In this way, it is clear that correction of divergence in the marking position can be achieved by correcting a design parameter β of the aforementioned lens using a production tolerance dβ determined uniformly for the lens used, regardless of the marking position.

Therefore, a corrective value α (=(β+dβ)/β) for the design parameter β of the aforementioned lens is determined beforehand. The design parameter β of the lens is corrected by the aforementioned corrective value α (αβ), the lens movement distance δ is calculated from this corrected design parameter (αβ) of the lens and the marking position movement distance β' up to the desired marking position, (δ=δ'/(1'αβ), a movement command signal corresponding to this calculated lens movement distance δ is output to the aforementioned lens moving means, and a marking pattern of a divided image is marked onto a desired marking position.

In this way, the aforementioned corrective value α is a uniform data value based on a production tolerance, dβ, determined uniformly according to the lens used, and since the design parameter is corrected by a simple calculational process using only a uniform corrective value, α, the marking position can be corrected at low cost and at high speed.

BRIEF DESCRIPTION OF THE DRAWINGS

FIG. 1 shows the composition of an embodiment of a marking position correcting device for a laser marker relating to the present invention;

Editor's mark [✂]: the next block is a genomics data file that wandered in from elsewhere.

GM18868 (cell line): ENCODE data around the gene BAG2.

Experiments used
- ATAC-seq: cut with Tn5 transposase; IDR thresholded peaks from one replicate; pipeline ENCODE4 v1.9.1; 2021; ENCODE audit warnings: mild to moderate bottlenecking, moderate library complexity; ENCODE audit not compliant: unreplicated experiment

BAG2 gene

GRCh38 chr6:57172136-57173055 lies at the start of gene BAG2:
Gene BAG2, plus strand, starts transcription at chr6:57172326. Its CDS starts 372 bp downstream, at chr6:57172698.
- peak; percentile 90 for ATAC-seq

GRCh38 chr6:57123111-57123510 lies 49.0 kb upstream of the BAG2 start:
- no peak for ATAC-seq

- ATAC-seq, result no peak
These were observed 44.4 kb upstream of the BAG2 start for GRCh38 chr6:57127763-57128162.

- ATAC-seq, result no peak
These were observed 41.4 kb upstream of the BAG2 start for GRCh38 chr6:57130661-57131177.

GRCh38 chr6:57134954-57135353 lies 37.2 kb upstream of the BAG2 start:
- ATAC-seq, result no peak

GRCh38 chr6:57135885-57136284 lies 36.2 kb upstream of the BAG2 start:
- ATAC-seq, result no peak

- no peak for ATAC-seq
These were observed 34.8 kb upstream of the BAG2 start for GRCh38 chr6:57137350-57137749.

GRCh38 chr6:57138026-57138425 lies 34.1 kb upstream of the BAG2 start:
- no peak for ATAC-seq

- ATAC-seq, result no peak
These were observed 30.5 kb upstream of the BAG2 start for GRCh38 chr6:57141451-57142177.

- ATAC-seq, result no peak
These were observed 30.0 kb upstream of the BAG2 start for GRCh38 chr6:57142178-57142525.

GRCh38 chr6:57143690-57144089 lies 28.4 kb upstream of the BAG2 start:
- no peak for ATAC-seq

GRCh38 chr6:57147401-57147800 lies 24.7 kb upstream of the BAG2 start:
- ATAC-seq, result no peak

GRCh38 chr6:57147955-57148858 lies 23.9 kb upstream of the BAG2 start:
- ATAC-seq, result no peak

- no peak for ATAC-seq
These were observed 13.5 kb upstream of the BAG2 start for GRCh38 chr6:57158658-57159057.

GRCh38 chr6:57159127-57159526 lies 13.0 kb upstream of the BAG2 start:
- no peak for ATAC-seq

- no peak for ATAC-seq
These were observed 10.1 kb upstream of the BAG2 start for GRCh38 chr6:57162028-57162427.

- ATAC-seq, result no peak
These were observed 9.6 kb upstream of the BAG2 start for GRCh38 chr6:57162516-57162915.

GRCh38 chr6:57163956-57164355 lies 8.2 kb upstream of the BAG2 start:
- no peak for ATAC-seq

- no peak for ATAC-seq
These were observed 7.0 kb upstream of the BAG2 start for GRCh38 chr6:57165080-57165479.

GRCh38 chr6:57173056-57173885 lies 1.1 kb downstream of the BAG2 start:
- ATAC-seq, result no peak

FIG. 2 is a diagram of geometric relationships describing the relationship between the movement distance of the lens according to the embodiment and the movement distance of the focal position;

FIG. 3 shows an example of a marking region;

FIG. 4 is a flow-chart showing the process order according to the embodiment;

FIGS. 5(a) and 5(b) respectively show reference marking patterns in the embodiment;

FIG. 6 shows the divergence between a set marking position and an actual marking position of a reference marking pattern;

FIGS. 7(a) and 7(b) are tables showing measured values for divergence in marking position, in the X direction and Y direction;

FIGS. 8(a) and 8(b) are graphs showing the relationship between lens movement distance and divergence in marking position, in the X direction and the Y direction;

FIG. 9 is a graph showing the relationship between lens movement distance and divergence in marking position; and

FIG. 10 is a graph showing the relationship between divergence in marking position and lens movement distance when the divergence in marking position has been corrected and the gradient is zero.

BEST MODE FOR CARRYING OUT THE INVENTION

Below, an embodiment of a laser marker relating to the present invention is described with reference to the drawings.